Si vis me flere, dolenduin est
Primum ipsi tibi

Art. Poet. 102 Milton, with great depth of judgment, observes in his “ Apology for Smectymnuus," that “he who would not be frustrate of his hope to write well in Jaudable things, ought himself to be a true poem ; that is, a composition of the best and honourablest things, and have in himself the experience and practice of all that which is praise-worthy. Of the truth of which observation, he himself is, I think, a shining instance in this charming scene now before us, since there is little room to doubt but that the particular beauties of it are owing to an interview of the same nature, which he had with his own wife, and that he is only here describing those tender and generous sentiments which he then felt and experienced.”

Newton,

BOOK XI.

1. Thus they in lowliest plight, &c.] Milton has shown a wonderful art in describing that variety of passions which arise in our first parents upon the breach of the commandment that had been given them. We see them gradually passing from the triumph of their guilt through remorse, shame, despair, contrition, prayer, and hope, to a perfect and complete repentance. At the end of the tenth book, they are represented as prostrating themselves

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upon the ground, and watering the earth with their tears : to which the Poet joins this beautiful circumstance, that they offered up their penitential prayers on the very place where their Judge appeared to them when he pronounced their sentence. There is a beauty of the same kind in a tragedy of Sophocles, where OEdipus, after having put out his own eyes, instead of breaking his neck from the palace-battlements (which furnishes so elegant an entertainment for our English audience) desires that he may be conducted to mount Cithæron, in order to end his life in that very place where he was exposed in his infancy, and where he should then have died, had the will of his parents been executed. As the Author never fails to give a poetical turn to his sentiments, he describes in the beginning of this book, the acceptance which these their prayers met with, in a short allegory formed upon that beautiful passage in holy writ (Rev. viii. 3, 4.) : “ And another angel came and stood at the altar, having a golden censer ; and there was given unto him much incense, that he should offer it with the prayers of all saints upon the golden altar, which was before the throne : and the smoke of the incense, which came with the prayers of the saints, ascended up before God.” We have the same thought expressed a second time in the intercession of the Messiah; which is conceived in very emphatic sentiments and expressions.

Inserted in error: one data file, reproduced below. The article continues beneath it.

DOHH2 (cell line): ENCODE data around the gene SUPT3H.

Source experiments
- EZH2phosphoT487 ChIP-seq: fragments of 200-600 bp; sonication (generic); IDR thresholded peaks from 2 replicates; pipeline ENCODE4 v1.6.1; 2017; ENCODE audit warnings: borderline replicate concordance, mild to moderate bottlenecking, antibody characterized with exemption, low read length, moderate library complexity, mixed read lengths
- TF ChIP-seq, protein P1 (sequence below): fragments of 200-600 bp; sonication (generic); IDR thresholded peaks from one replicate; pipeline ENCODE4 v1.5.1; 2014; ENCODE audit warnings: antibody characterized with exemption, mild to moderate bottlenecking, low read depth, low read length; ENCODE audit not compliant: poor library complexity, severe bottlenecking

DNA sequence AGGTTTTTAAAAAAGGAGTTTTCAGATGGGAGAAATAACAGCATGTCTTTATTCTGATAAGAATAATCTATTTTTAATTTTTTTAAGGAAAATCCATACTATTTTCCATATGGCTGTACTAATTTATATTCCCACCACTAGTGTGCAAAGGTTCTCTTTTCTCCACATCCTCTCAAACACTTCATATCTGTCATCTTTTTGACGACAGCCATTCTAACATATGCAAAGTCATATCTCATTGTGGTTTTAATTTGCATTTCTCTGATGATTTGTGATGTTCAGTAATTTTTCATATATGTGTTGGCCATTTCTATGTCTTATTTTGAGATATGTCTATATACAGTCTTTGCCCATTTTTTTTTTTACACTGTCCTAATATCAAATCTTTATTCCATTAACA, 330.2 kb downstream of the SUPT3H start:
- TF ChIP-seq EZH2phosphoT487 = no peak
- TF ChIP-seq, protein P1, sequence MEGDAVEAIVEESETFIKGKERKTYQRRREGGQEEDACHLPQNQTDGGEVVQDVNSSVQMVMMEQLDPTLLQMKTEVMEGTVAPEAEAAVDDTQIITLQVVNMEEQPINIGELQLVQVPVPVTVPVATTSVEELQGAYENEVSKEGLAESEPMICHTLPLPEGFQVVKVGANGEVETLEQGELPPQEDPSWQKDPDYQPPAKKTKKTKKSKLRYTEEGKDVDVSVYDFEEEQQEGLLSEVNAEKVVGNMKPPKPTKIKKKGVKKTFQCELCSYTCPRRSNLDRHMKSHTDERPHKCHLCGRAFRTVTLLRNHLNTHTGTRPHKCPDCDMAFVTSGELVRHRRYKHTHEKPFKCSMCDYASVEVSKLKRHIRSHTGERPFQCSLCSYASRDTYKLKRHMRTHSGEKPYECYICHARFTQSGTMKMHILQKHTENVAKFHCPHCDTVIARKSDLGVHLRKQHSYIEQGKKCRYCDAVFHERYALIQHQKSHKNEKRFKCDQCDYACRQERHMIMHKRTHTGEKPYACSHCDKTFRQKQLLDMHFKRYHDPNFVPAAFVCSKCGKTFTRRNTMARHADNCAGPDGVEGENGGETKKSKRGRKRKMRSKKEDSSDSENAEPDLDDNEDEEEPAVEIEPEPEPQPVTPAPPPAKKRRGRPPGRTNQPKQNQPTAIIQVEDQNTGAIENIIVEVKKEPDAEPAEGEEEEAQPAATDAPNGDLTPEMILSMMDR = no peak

Addison,

BOOK XII.

11. Henceforth what is to come I will relate,] Milton, after having represented in vision the history of mankind, to the first great period of nature, dispatches the remaining part of it in narration. He has devised a very handsome reason for the Angel's proceeding with Adam after this manner ; though doubtless the true reason was, the difficulty which the Poet would have found to have shadowed out so mixed and complicated a story in visible objects. I could wish, however, that the Author had done it, whatever pains it might have cost him. To give my opinion freely, I think that the exhibiting part of the history of mankind in vision, and part in tiarrative, is as if an history-painter should put in colours one half of his subject, and write down the remaining part of it. If Mil. ton's Poem flags anywhere, it is in this narration, where in some places the Author has been so attentive to his divinity, that he has